Requirements: The requirements for a home equity loan are more rigid than that of a home equity line of credit, and homeowners will need to submit a credit report, have a credit score of 620 or higher, over 20% equity in their home, and two or more years of verifiable income to be considered. If you find yourself wondering how to build equity in a home, make sure to read up on the topic so you can make sure you have all the requirements available to apply for a home equity loan.
Opt for This Type of Second Mortgage If… Borrowers who will need access to the entirety of their available usable equity all at once will benefit the most from a home equity loan, and a home equity loan is a strong alternative to the high-interest rates affiliated with a credit card or HELOC. Because of the taller credit requirements, borrowers with good or exceptional credit history stand to get the most out of a home equity loan.
One of the best ways to get equity out of your home without refinancing is through what is known as a sale-leaseback agreement. In a sale-leaseback transaction, homeowners sell their home to another party in exchange for 100% of the equity they have accrued. Then, rather than moving, as would be the case in a traditional sale, homeowners rent the property back from the buyer at market value. While home equity loans, cash-out refinancing, and home equity lines of credit work best when homeowners plan to put their equity back into their homes, a residential leaseback agreement empowers homeowners to use their hard-earned equity to live life on their terms.
Some sale-leaseback agreements can saddle homeowners with the burdens of ownership even after they have sold their home — leaving them to pay property taxes and cover maintenance for a property that is no longer theirs. Truehold, on the other hand, covers 100% of these costs (in addition to insurance and repairs), so our homeowners don’t have to.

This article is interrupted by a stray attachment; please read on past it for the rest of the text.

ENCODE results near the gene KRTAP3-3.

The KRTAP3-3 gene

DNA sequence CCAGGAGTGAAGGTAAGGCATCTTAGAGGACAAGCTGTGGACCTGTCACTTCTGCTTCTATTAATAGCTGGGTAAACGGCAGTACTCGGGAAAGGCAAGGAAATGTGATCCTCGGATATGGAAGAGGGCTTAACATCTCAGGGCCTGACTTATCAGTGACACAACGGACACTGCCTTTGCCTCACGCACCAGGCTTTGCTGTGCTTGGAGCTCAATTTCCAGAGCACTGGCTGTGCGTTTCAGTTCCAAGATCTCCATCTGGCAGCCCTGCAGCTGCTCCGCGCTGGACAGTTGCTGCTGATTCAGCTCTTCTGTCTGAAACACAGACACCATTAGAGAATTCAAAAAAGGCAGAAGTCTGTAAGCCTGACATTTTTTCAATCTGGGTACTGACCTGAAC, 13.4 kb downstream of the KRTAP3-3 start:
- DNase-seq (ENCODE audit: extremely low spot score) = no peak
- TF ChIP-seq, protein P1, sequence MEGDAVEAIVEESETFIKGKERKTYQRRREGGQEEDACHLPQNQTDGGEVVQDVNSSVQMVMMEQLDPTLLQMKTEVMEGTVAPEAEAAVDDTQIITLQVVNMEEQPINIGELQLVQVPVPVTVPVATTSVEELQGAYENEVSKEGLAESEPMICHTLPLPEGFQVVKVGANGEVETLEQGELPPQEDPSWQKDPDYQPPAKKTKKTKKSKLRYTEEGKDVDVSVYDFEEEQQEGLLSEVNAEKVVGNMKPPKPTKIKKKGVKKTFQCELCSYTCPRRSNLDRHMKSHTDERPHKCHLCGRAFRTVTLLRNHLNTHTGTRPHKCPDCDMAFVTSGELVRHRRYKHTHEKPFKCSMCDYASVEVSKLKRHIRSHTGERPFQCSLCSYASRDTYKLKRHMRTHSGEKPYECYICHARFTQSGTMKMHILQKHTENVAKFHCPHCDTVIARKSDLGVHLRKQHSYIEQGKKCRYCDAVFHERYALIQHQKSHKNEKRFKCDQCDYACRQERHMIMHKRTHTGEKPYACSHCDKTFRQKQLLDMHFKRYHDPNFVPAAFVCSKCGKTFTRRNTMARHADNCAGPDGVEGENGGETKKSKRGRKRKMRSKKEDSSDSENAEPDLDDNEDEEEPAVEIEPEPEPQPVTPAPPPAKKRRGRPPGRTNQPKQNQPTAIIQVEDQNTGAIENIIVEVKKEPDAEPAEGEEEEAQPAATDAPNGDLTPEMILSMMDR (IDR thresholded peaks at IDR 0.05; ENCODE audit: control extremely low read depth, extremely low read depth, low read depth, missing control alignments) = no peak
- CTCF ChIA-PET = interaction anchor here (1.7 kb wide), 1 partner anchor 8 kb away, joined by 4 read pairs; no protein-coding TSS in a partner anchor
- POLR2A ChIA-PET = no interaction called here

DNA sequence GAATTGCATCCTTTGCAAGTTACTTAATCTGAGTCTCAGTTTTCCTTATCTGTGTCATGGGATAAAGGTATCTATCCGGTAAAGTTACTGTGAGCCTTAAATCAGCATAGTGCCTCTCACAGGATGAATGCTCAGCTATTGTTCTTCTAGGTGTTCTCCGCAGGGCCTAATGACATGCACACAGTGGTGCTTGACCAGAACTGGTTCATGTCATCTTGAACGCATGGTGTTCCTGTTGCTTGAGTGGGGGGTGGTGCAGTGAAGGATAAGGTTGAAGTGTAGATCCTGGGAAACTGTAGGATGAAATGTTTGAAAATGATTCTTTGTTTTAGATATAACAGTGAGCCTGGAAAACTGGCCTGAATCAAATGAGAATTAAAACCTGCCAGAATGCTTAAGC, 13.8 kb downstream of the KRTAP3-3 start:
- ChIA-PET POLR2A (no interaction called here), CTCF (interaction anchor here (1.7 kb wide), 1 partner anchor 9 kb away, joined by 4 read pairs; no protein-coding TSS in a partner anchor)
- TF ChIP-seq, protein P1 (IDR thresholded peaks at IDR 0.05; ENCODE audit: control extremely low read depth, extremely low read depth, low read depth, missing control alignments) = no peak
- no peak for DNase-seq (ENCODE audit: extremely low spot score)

Requirements: Given that a sale-leaseback agreement is not a second mortgage like a home equity loan or home equity line of credit, homeowners are not barred from unlocking their equity by credit requirements. As far as equity is concerned, homeowners with more equity stand to benefit the most from a sale-leaseback — but a sale-leaseback agreement through Truehold allows homeowners to unlock 100% of their equity regardless of the amount.
Use This Tool If… Homeowners looking to turn their home equity into true financial freedom can benefit from a sale-leaseback agreement through Truehold, and a sale-leaseback agreement is an ideal option for homeowners looking to reap all of the benefits of homeownership without the responsibility of upkeep, insurance, or property taxes.
There are a number of ways to get equity out of your home from a lender without refinancing, and each strategy comes with its own unique set of benefits and disadvantages. Whether you’re looking for a revolving door of equity that a home equity line of credit provides, a lump sum to cover major expenses via a home equity loan, or the one-way ticket to financial freedom that comes with a sale-leaseback agreement, you can do so while avoiding a refinance.
The method you use to unlock your home equity will come down to your situation and your goals, but the advisors at Truehold are here to answer your questions about how to make your home equity work for you with our sale-leaseback program.
1. Bankrate. Average monthly mortgage payment. https://www.bankrate.com/mortgages/average-monthly-mortgage-payment/
2. Zillow. Best Home Improvements to Increase Value. https://www.zillow.com/sellers-guide/best-home-improvements-to-increase-value/
3. Investopedia. Refinance. https://www.investopedia.com/terms/r/refinance.asp
4. Bankrate. Cash-out mortgage refinance: How it works and when it’s the right option. https://www.bankrate.com/mortgages/cash-out-refinancing/
5. Bankrate. How much are home equity loan closing costs? https://www.bankrate.com/home-equity/home-equity-loan-closing-costs/
6. CNBC. The average size of a new mortgage just set a record, as home prices continue to climb. https://www.cnbc.com/2022/02/16/the-average-size-of-a-new-mortgage-just-set-a-record.html